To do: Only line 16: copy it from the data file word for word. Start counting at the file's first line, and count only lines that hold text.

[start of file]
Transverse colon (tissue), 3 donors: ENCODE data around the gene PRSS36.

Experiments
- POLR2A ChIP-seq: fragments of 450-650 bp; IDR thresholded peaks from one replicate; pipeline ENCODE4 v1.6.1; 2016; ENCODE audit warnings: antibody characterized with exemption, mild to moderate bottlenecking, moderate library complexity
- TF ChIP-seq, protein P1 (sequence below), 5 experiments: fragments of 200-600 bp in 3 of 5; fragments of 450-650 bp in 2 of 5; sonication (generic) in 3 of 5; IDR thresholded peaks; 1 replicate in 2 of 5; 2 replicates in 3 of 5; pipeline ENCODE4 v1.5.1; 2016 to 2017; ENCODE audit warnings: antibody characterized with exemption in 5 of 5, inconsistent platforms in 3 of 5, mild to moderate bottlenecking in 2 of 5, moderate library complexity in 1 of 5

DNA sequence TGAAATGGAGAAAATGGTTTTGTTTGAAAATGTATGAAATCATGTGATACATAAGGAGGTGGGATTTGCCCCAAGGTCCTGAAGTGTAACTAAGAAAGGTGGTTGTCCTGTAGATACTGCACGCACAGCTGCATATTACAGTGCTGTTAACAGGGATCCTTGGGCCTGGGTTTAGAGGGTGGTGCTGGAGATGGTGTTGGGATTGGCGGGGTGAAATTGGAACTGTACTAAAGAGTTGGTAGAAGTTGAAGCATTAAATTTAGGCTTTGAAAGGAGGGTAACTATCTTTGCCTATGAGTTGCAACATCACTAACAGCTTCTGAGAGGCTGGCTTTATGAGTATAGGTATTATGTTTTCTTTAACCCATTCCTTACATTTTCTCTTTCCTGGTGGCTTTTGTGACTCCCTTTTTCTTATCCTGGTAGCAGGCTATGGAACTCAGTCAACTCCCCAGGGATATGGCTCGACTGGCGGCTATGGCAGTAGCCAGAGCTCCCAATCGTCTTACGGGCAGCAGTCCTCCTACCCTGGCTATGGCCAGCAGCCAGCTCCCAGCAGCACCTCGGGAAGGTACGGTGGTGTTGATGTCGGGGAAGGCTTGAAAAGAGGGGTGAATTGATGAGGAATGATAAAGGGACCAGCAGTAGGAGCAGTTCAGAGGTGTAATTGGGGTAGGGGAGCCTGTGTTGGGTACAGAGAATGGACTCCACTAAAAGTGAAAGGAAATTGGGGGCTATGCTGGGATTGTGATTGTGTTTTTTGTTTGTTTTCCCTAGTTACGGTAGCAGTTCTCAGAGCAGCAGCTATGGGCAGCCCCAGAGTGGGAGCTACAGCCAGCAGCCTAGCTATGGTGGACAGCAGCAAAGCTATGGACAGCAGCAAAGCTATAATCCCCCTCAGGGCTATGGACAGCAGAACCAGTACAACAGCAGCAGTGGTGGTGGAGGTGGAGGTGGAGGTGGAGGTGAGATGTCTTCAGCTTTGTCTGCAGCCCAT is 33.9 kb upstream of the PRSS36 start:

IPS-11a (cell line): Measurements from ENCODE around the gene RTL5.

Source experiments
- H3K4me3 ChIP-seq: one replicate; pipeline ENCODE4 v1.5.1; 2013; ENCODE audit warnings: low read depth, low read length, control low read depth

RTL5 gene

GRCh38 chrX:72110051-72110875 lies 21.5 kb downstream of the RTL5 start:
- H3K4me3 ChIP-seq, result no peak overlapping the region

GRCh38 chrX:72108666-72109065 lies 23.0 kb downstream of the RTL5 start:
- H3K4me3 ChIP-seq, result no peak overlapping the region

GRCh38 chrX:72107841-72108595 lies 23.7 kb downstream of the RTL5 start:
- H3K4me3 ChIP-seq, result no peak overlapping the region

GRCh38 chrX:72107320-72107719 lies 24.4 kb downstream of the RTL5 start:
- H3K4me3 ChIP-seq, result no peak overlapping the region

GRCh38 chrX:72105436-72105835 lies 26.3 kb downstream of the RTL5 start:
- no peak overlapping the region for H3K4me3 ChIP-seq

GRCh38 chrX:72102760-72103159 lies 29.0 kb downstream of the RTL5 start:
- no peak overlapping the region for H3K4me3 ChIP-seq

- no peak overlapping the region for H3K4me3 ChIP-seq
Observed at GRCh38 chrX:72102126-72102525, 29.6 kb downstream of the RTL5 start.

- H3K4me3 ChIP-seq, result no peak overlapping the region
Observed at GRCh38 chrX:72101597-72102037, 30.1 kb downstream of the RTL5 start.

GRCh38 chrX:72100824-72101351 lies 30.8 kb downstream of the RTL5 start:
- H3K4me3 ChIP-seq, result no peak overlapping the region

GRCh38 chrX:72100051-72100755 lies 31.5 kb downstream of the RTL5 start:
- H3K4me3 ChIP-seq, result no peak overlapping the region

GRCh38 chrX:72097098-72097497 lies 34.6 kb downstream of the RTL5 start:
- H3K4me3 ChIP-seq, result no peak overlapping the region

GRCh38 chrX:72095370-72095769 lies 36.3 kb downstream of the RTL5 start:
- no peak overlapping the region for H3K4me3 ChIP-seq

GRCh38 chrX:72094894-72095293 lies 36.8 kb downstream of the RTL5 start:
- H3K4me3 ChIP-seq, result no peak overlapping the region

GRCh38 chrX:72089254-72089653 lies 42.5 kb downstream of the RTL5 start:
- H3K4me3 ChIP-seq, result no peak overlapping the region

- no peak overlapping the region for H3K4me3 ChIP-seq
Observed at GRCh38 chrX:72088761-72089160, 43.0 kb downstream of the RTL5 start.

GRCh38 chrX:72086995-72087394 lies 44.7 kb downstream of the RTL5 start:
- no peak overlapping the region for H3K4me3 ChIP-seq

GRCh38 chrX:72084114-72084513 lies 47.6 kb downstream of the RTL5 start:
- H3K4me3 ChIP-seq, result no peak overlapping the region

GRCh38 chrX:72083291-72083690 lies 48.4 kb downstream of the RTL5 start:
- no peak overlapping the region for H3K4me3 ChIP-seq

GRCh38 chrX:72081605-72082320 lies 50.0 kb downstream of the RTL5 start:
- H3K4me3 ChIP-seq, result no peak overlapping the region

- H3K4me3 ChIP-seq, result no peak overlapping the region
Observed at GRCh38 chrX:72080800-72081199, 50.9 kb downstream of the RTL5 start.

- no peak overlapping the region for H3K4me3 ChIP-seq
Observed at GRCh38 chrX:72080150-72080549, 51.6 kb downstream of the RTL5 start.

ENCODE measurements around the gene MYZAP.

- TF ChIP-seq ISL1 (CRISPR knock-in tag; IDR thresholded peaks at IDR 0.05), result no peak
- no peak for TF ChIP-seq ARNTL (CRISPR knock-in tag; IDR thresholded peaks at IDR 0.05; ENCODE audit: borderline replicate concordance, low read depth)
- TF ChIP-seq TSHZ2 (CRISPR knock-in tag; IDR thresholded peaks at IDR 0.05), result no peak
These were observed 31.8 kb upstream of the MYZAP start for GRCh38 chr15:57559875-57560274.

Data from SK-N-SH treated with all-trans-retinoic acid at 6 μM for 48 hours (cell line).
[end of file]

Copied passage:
GRCh38 chrX:72107320-72107719 lies 24.4 kb downstream of the RTL5 start: